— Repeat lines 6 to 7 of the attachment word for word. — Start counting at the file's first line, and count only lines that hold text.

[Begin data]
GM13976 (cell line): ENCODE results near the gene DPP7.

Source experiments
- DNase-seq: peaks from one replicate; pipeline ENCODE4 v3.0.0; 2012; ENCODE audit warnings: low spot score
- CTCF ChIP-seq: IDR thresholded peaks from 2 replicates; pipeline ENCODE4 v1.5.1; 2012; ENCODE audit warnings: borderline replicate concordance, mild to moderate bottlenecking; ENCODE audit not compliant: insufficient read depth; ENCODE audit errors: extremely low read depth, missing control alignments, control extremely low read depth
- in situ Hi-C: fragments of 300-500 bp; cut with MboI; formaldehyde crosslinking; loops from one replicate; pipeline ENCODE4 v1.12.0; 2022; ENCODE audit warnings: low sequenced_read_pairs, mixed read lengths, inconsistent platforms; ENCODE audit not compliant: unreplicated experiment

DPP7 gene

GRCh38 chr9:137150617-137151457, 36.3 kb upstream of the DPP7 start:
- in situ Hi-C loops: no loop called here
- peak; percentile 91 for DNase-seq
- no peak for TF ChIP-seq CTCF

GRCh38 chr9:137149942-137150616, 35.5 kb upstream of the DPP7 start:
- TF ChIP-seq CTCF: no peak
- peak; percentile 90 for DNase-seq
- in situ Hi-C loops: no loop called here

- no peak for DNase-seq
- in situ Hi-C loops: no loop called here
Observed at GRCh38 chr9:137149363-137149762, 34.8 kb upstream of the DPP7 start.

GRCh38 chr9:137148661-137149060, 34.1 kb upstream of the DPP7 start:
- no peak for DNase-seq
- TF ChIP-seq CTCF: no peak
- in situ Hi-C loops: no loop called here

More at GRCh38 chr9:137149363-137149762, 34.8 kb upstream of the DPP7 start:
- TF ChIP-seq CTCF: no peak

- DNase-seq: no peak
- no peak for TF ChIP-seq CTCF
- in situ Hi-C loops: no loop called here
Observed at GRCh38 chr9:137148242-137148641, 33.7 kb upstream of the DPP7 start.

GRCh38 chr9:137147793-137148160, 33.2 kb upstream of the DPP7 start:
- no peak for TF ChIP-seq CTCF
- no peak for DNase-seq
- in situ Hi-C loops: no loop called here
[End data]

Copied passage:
DPP7 gene

GRCh38 chr9:137150617-137151457, 36.3 kb upstream of the DPP7 start: